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“What happened to me is pretty normal”: On incest, coercion and the normalcy of sexual abuse

Genetic sexual attraction shouldn’t be shamed. But the abuse that it causes is unacceptable

Jenny Kutner
February 22, 2015 6:00AM (UTC)

Sometime last month, over a pitcher of beer, a friend was trying to help me figure out what I want to do with my life. More specifically, he was trying to help me figure out what sorts of stories I want to write, and we got to talking about the pieces I’ve published that made me feel the most. Immediately, the personal essays I’ve written about my abortion and a sexual relationship with a teacher came to mind — not just because I am proud of the writing, but because of the responses both stories got.

After publishing the account of my abuse, in particular, I received countless emails from people saying that something similar had happened to them — that they’d been in confusing, ambiguous relationships with teachers, family friends, baby sitters, uncles, cousins, parents. The list goes on. All had been difficult and damaging; most had been secret. I told my friend as much.


“I think the reason people are so drawn to those stories,” my friend said, “is because you talk about these things that aren’t really normal life events. They’re rare.”

Given the massive number of messages I’d received with the same stories of abuse over and over, that seems unlikely to me. “Actually,” I told my friend, “I think people responded because what happened to me is pretty normal.”

“Normal.” It’s the same word Natasha Rose Chenier used in a powerful recent essay she wrote for Jezebel, referring to the genetic sexual attraction she felt for her biological father when she met him for the first time as an adult. The word stuck out to me so much in her piece that I used it in a headline. It gutted me a little. Chenier says her romantic feelings, and the phenomenon of GSA, are “very normal, and very real.”


I hate using “normal” to describe something so malignant as sexual abuse, whether it’s incestuous or not, but there is something about the word that felt so right to me when I read it in Chenier’s essay, and when I said it aloud myself. After all, what else is it but normal to fall for the authority figure who grooms you? What else is it but normal to develop intense feelings for someone so close but whom you’ve never known, with whom you’ve never been taught appropriate sexual boundaries? Isn’t it the most normal thing to give in to coercion? The feelings victims have within these complex sexual relationships make sense, especially given the power dynamics — and that’s exactly what makes the relationships abusive.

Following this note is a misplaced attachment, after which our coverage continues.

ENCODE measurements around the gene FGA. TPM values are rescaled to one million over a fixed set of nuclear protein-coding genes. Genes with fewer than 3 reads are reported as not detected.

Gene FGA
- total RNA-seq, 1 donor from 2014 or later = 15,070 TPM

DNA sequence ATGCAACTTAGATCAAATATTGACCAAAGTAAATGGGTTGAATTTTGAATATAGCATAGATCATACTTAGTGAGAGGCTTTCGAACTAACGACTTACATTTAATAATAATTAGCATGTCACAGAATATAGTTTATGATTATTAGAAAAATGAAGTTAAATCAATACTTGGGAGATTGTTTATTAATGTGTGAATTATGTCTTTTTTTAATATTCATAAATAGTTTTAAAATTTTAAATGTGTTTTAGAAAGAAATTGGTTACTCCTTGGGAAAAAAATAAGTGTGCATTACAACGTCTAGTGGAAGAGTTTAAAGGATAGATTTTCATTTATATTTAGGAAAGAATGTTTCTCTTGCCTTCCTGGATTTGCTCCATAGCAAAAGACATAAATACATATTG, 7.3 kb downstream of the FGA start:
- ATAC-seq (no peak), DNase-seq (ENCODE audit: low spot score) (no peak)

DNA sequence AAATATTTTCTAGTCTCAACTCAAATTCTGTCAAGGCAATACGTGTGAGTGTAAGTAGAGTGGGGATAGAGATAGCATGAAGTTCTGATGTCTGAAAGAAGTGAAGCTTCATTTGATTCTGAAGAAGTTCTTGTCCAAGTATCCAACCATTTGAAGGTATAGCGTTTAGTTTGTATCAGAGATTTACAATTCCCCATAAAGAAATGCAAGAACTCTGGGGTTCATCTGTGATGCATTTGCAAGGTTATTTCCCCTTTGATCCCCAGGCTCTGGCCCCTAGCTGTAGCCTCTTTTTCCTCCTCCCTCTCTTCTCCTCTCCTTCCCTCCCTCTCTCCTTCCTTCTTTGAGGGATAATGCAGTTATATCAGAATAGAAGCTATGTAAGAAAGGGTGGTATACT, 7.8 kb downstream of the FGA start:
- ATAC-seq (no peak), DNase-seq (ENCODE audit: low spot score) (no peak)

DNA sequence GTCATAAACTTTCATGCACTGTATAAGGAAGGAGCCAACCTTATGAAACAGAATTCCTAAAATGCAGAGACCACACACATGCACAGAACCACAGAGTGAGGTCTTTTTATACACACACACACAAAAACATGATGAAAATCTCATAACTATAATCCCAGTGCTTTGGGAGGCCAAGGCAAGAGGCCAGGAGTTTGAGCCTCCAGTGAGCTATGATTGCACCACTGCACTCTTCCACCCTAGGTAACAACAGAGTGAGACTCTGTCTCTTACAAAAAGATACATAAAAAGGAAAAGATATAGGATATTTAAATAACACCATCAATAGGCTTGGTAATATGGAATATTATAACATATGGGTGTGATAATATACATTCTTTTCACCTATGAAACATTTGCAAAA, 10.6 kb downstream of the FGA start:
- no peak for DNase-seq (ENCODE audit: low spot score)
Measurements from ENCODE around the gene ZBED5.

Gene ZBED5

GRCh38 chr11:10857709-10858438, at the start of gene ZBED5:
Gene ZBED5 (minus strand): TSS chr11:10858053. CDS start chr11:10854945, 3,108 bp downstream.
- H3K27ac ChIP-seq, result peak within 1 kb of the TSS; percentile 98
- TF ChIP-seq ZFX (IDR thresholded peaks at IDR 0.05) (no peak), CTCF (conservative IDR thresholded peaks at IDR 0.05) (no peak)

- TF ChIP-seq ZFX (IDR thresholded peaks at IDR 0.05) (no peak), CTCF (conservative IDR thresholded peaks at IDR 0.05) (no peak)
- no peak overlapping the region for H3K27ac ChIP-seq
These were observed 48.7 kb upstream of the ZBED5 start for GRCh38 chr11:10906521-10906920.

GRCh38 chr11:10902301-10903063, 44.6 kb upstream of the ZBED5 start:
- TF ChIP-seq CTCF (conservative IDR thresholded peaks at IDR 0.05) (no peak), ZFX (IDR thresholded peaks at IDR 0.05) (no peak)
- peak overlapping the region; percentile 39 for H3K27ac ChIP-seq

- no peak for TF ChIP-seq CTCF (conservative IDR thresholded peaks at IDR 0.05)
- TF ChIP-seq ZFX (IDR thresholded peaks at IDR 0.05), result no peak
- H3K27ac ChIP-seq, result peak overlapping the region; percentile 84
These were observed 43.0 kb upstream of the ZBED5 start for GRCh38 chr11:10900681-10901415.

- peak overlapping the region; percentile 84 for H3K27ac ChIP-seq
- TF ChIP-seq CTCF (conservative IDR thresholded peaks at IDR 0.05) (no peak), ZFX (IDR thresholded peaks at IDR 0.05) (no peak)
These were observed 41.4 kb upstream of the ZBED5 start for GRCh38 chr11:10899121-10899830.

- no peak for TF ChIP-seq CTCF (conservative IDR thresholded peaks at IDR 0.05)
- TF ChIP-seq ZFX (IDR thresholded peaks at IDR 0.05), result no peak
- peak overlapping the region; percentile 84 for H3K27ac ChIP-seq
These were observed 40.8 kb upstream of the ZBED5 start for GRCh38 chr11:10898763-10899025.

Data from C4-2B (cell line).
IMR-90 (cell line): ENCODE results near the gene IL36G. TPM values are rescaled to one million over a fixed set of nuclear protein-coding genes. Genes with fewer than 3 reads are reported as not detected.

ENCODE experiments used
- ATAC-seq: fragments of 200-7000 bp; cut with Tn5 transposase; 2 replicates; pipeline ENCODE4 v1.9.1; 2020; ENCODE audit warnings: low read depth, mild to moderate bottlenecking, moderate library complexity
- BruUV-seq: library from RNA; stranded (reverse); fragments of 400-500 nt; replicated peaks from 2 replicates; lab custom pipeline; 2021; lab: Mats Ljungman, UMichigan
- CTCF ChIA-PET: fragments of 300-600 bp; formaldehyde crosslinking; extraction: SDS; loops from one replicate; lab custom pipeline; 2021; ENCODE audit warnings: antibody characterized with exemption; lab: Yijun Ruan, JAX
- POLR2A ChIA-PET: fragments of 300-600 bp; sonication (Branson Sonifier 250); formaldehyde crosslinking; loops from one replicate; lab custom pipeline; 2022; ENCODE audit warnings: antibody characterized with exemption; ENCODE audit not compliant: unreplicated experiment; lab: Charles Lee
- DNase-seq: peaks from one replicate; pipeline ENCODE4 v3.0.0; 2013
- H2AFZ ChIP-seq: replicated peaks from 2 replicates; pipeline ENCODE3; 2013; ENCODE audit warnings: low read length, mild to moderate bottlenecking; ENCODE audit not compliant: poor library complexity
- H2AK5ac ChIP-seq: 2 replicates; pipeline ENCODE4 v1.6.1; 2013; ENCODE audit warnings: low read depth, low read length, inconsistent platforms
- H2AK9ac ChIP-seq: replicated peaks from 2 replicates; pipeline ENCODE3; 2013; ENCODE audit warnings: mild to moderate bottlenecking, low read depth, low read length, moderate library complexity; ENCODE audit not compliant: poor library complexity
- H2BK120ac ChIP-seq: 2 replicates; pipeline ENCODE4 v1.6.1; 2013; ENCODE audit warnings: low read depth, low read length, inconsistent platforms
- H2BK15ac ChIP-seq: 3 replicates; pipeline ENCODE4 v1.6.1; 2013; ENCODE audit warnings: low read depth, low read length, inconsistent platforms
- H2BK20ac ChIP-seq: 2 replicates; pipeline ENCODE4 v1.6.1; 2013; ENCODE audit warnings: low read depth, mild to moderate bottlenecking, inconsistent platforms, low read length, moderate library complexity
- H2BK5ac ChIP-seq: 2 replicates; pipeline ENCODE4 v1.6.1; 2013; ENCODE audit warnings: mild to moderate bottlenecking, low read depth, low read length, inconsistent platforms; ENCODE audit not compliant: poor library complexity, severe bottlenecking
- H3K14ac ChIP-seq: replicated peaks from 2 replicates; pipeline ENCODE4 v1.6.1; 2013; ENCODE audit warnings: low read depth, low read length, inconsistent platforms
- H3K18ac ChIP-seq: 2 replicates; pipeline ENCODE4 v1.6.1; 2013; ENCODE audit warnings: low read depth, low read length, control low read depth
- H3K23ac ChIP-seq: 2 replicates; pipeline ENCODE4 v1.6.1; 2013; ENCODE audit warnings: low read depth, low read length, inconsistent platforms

We tend to downplay the role power and authority play in sexual abuse, ascribing victims' agency in situations where they have little to none. In my experience, this is what can lead to the confusion embedded in these harmful relationships; feelings of complicity make it nearly impossible to recognize abuse as abuse. Chenier beautifully explained the misunderstandings of consent that inform those feelings in a follow-up interview with Jezebel’s Jia Tolentino:

Consent is a simple word that overlooks so much. When a parent asks their kid whether they want to have sex, does the answer matter? Isn't the question wherein the wrong lies? My father did ask for my permission before we first had oral sex, and I said yes. But it wasn't me.

That lack of control too often gets lost in our conversations about sexual abuse, but it isn’t really so complicated: coercion is coercive. Clearly, though, it’s harder to grasp that tautology than it is to blame the victim — or to make victims feel as if they aren’t victims at all, but rather equal partners in an inherently imbalanced relationship.


And that is part of what makes manipulative, uneven and abusive sexual relationships so common. Stigmatizing problematic attractions does nothing to help survivors of the sexual relationships that result. What victims and survivors are feeling is normal. What happens to them should not be.

And yet, sexual abuse is normalized. It’s facilitated by the creepy fascination we have with “comic” parent-child incest and with fetishized student-teacher relationships, and by bystanders who keep their eyes and mouths closed. It’s also facilitated by the feeling that these attractions are neither prevalent nor normal, by the belief that we are alone. And so that opens up the need for these stories, and it explains why people are so drawn to them. Sharing stories of sexual victimization and survival isn’t easy. But it can be easier than living with them alone.


“Whatever happened to us, we have to live with it for the rest of our lives,” Chenier told Jezebel. “What I do know is that it doesn't get better if you keep it a secret. You sit there, it lingers, it comes up, and you feel horribly alone. In sharing my story, I feel less alone. When I came out about it initially, several members of my family and greater community came forward with their stories."

And the point of all that? "There's nothing to hide or to be ashamed of.”

Jenny Kutner

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